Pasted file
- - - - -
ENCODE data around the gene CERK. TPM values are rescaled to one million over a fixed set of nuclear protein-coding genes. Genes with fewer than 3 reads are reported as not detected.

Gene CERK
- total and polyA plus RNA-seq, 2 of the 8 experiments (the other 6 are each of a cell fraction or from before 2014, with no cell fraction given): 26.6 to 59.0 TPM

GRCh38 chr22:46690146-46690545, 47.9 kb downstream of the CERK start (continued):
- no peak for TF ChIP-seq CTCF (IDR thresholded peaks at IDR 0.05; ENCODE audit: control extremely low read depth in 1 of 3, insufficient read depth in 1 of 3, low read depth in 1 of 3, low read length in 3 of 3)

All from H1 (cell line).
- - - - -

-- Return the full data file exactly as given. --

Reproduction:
ENCODE data around the gene CERK. TPM values are rescaled to one million over a fixed set of nuclear protein-coding genes. Genes with fewer than 3 reads are reported as not detected.

Gene CERK
- total and polyA plus RNA-seq, 2 of the 8 experiments (the other 6 are each of a cell fraction or from before 2014, with no cell fraction given): 26.6 to 59.0 TPM

GRCh38 chr22:46690146-46690545, 47.9 kb downstream of the CERK start (continued):
- no peak for TF ChIP-seq CTCF (IDR thresholded peaks at IDR 0.05; ENCODE audit: control extremely low read depth in 1 of 3, insufficient read depth in 1 of 3, low read depth in 1 of 3, low read length in 3 of 3)

All from H1 (cell line).